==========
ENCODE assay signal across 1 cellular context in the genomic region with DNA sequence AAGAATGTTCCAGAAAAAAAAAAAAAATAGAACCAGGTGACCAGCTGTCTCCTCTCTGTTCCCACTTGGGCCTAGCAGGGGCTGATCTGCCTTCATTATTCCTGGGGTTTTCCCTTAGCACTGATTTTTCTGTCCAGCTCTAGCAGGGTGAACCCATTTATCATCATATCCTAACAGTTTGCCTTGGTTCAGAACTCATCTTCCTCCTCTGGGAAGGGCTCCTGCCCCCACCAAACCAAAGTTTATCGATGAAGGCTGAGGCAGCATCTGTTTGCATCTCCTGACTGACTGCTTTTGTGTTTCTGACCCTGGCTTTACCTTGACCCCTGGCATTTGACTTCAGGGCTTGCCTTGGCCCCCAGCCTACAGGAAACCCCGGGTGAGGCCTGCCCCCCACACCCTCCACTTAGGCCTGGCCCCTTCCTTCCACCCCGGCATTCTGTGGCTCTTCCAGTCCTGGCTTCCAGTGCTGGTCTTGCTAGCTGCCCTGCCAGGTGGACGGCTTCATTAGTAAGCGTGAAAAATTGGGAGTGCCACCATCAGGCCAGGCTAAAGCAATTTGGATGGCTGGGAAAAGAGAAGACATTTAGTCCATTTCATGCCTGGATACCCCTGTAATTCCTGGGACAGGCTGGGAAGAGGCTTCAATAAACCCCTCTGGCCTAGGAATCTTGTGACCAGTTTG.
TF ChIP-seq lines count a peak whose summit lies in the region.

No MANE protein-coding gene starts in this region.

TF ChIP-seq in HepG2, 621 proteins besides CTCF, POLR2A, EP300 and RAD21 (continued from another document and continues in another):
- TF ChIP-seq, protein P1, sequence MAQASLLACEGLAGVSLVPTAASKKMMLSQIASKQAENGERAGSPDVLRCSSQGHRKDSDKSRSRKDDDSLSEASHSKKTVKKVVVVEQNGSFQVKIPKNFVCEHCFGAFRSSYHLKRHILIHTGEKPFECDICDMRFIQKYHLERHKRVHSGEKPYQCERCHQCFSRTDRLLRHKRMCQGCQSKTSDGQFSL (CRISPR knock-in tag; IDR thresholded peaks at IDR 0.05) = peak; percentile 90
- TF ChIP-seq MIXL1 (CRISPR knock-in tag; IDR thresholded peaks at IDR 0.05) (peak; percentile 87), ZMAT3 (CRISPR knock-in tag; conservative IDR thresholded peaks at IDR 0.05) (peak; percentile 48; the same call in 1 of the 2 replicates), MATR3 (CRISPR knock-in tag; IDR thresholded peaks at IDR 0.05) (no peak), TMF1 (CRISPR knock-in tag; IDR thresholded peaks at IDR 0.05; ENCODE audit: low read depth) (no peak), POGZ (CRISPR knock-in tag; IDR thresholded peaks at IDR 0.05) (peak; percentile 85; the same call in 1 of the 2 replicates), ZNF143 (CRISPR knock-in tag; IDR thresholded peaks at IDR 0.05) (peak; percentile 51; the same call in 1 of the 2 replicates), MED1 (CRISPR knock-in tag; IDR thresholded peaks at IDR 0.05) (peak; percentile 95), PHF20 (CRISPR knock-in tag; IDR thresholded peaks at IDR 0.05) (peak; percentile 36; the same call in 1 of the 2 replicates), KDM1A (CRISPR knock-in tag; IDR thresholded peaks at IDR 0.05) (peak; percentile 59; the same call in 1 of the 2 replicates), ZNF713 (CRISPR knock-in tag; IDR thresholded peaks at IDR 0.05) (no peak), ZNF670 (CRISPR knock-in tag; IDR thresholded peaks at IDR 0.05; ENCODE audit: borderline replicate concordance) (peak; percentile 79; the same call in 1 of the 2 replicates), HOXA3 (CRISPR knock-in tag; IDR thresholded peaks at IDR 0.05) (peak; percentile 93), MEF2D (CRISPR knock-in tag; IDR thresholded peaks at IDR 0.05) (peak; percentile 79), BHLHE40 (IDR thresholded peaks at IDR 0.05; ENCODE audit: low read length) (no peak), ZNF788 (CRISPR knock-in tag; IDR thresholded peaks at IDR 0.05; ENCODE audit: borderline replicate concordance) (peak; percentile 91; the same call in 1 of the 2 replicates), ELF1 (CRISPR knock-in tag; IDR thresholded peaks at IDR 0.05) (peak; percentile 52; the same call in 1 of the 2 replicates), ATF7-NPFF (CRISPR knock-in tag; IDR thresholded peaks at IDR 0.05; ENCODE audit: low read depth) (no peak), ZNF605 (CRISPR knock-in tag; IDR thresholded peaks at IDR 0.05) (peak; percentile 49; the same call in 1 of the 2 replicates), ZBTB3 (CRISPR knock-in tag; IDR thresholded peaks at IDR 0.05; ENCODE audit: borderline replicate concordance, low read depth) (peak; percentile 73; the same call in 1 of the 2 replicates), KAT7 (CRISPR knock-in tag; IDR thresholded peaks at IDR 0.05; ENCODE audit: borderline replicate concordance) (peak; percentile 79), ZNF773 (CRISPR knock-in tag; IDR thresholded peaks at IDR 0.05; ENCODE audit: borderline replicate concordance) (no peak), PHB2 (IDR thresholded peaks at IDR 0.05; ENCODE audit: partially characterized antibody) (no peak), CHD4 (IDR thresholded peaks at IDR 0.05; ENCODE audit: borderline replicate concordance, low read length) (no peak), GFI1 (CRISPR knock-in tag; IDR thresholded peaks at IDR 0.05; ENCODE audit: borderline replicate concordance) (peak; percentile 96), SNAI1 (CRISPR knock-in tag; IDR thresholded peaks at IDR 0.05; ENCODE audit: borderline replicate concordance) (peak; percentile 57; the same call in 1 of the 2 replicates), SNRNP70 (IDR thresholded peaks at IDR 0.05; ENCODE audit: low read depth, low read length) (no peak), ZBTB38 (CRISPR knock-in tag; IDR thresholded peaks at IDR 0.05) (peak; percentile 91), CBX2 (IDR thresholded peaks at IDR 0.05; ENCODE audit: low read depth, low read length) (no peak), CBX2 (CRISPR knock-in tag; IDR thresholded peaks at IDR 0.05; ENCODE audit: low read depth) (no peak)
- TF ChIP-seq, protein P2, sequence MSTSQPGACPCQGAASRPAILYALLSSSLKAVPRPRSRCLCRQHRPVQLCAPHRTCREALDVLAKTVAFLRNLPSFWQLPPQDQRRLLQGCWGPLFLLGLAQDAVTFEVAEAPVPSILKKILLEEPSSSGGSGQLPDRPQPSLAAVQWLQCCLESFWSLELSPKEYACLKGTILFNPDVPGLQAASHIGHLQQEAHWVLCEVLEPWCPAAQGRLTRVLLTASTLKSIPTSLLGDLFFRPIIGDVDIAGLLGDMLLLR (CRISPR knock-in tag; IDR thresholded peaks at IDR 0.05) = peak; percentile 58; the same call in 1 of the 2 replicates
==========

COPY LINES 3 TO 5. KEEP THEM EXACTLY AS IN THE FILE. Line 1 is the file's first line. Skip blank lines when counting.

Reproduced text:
No MANE protein-coding gene starts in this region.

TF ChIP-seq in HepG2, 621 proteins besides CTCF, POLR2A, EP300 and RAD21 (continued from another document and continues in another):
- TF ChIP-seq, protein P1, sequence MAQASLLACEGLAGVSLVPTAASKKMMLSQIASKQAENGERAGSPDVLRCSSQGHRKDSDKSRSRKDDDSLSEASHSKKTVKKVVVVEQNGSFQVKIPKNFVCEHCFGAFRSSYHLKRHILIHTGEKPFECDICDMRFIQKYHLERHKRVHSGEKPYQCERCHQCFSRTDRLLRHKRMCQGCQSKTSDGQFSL (CRISPR knock-in tag; IDR thresholded peaks at IDR 0.05) = peak; percentile 90